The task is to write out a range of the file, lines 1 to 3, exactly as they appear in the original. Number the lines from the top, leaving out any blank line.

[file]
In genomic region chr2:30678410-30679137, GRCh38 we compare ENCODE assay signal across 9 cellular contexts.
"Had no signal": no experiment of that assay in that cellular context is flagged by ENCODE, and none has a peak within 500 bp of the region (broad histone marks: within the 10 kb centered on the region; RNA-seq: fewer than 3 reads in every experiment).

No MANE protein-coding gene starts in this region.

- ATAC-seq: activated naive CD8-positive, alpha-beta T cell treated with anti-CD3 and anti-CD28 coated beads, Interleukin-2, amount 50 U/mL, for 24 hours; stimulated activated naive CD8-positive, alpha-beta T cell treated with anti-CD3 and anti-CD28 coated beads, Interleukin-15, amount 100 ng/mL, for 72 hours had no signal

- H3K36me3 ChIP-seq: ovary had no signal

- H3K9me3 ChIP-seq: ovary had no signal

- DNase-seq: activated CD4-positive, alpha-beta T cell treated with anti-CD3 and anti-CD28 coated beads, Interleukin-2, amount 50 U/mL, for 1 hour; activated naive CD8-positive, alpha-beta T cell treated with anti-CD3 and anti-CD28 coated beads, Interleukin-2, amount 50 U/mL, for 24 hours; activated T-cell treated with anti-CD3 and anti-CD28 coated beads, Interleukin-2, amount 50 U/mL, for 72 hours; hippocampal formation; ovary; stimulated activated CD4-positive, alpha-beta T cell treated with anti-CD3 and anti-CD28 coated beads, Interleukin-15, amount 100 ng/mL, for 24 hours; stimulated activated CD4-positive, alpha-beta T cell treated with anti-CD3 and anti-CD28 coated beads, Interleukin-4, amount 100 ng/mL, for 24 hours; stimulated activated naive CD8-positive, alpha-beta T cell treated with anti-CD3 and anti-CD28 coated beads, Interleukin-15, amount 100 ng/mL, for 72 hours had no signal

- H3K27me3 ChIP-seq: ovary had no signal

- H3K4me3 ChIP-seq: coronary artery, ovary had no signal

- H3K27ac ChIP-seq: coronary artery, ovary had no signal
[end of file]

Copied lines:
In genomic region chr2:30678410-30679137, GRCh38 we compare ENCODE assay signal across 9 cellular contexts.
"Had no signal": no experiment of that assay in that cellular context is flagged by ENCODE, and none has a peak within 500 bp of the region (broad histone marks: within the 10 kb centered on the region; RNA-seq: fewer than 3 reads in every experiment).

No MANE protein-coding gene starts in this region.